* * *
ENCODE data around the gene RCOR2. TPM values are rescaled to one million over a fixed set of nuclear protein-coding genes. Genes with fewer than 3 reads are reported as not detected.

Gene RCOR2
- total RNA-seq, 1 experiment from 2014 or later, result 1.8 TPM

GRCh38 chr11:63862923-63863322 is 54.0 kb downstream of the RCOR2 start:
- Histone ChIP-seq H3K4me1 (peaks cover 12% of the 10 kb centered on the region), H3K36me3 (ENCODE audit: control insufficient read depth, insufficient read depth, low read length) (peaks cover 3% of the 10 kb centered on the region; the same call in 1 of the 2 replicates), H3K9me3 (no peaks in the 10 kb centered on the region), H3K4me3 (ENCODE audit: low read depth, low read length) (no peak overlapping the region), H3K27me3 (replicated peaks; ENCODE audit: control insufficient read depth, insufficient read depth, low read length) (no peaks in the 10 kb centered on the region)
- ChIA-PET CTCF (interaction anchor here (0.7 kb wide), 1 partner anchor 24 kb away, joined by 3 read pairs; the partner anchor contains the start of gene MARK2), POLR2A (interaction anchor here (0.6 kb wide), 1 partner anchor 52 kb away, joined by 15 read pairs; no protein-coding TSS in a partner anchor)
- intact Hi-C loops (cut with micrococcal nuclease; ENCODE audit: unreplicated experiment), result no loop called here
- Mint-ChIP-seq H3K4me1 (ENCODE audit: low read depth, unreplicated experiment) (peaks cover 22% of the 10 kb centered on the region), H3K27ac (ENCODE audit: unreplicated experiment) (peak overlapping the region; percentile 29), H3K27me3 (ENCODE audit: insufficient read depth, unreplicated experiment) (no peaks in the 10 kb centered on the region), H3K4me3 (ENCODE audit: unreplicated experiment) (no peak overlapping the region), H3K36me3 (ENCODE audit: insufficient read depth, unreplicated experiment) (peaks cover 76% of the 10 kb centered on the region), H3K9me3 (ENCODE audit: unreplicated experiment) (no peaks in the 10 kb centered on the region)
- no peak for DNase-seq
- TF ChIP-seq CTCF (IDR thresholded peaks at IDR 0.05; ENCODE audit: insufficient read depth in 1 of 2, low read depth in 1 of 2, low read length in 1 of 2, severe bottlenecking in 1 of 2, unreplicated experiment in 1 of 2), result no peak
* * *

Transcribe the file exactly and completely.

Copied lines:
ENCODE data around the gene RCOR2. TPM values are rescaled to one million over a fixed set of nuclear protein-coding genes. Genes with fewer than 3 reads are reported as not detected.

Gene RCOR2
- total RNA-seq, 1 experiment from 2014 or later, result 1.8 TPM

GRCh38 chr11:63862923-63863322 is 54.0 kb downstream of the RCOR2 start:
- Histone ChIP-seq H3K4me1 (peaks cover 12% of the 10 kb centered on the region), H3K36me3 (ENCODE audit: control insufficient read depth, insufficient read depth, low read length) (peaks cover 3% of the 10 kb centered on the region; the same call in 1 of the 2 replicates), H3K9me3 (no peaks in the 10 kb centered on the region), H3K4me3 (ENCODE audit: low read depth, low read length) (no peak overlapping the region), H3K27me3 (replicated peaks; ENCODE audit: control insufficient read depth, insufficient read depth, low read length) (no peaks in the 10 kb centered on the region)
- ChIA-PET CTCF (interaction anchor here (0.7 kb wide), 1 partner anchor 24 kb away, joined by 3 read pairs; the partner anchor contains the start of gene MARK2), POLR2A (interaction anchor here (0.6 kb wide), 1 partner anchor 52 kb away, joined by 15 read pairs; no protein-coding TSS in a partner anchor)
- intact Hi-C loops (cut with micrococcal nuclease; ENCODE audit: unreplicated experiment), result no loop called here
- Mint-ChIP-seq H3K4me1 (ENCODE audit: low read depth, unreplicated experiment) (peaks cover 22% of the 10 kb centered on the region), H3K27ac (ENCODE audit: unreplicated experiment) (peak overlapping the region; percentile 29), H3K27me3 (ENCODE audit: insufficient read depth, unreplicated experiment) (no peaks in the 10 kb centered on the region), H3K4me3 (ENCODE audit: unreplicated experiment) (no peak overlapping the region), H3K36me3 (ENCODE audit: insufficient read depth, unreplicated experiment) (peaks cover 76% of the 10 kb centered on the region), H3K9me3 (ENCODE audit: unreplicated experiment) (no peaks in the 10 kb centered on the region)
- no peak for DNase-seq
- TF ChIP-seq CTCF (IDR thresholded peaks at IDR 0.05; ENCODE audit: insufficient read depth in 1 of 2, low read depth in 1 of 2, low read length in 1 of 2, severe bottlenecking in 1 of 2, unreplicated experiment in 1 of 2), result no peak